Making the rounds of Facebook lately is the following quote attributed to Rand Paul, Republican senator from Kentucky. Paul is a libertarian conservative. Here’s the quote: “Our Founders never intended for Americans to trust their government. Our entire Constitution was predicated on the notion that government was a necessary evil to be restrained and minimized as much as possible.”
Interesting. On the other hand, do you think the Founders considered a future with automatic rifles and machine guns? Or a future with medications that could prevent the dissemination of life-threatening contagious diseases? Or the instant communication of radio, television, cable and the Internet with their potential to undermine freedom? Or the ability to mass produce food and the need to safeguard its production and consumption? Or trains, planes and automobiles and the necessity to regulate their use? Or the depletion and pollution of clean water and air?
Perhaps the Founders didn’t always get things right. They did, after all, sanction slavery. Rand Paul and his originalist brethren need to realize the Constitution and its amendments are templates for a governing philosophy that requires modifications based on the evolution of mankind’s technical and scientific abilities to do good and evil.
The Constitution and amendments need to be interpreted in light of changes in reality. As the Bible is. Western society has gone beyond the literal “eye for an eye” doctrine of penalties for actions intended or not.
So, too, must our unassailable reliance on a late 18th century document.
A recent New Yorker article on Wisconsin farmers and their loyalty to Donald Trump contained the following from a dairy farmer: “I’m not in favor of any kind of socialism,” he said. “We’re a capitalist farm.”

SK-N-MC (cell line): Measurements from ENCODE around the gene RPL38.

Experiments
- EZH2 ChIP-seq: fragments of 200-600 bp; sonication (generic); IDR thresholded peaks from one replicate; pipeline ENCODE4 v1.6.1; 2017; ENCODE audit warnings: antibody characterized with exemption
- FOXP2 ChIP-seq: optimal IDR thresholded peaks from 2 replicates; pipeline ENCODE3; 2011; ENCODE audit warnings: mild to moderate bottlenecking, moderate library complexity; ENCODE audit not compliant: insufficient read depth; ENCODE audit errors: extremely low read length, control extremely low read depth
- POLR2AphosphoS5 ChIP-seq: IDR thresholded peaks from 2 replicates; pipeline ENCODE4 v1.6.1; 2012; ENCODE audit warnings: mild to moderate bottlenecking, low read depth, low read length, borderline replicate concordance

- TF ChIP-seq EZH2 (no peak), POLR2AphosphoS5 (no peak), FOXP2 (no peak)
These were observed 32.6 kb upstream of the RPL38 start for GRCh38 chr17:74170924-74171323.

As much as that farmer professed a disdain for socialism I wonder if he realizes just how much “socialism” he and his fellow sodbusters receive. Based on U.S. Dept. of Agriculture data, the Environmental Working Group computes that from 1995 through April 2019, farmers received $390.9 billion of federal subsidies. Wisconsin farmers pocketed $9.113 billion, ranking the state 16th among those accepting federal support.
As a nation we don’t have a problem with creeping socialism in this country. Rather, we have a problem with people failing to understand how socialism—how the “means of production, distribution, and exchange should be owned or regulated by the community as a whole”—is embedded in our everyday lives.
Social Security. Medicare. Medicaid. Food stamps. Public schools. Free and subsidized school food programs. Energy subsidies. Subsidies that pay farmers to limit what crops to plant and how much their acreage should yield. Yada, yada, yada.
We are awash in government giveaways. Some may quibble about individual handout programs. Overall, we are better for them.
Rand Paul might think government is “a necessary evil,” but he would be wrong. His state of Kentucky, according to WalletHub, is the third most dependent on money from Washington (https://wallethub.com/edu/states-most-least-dependent-on-the-federal-government/2700/). A year ago, WalletHub estimated that for every dollar Kentucky sends to Washington, it receives $2.61. Just imagine how poorly Kentucky would fare if it didn’t receive its share of our “socialist” government.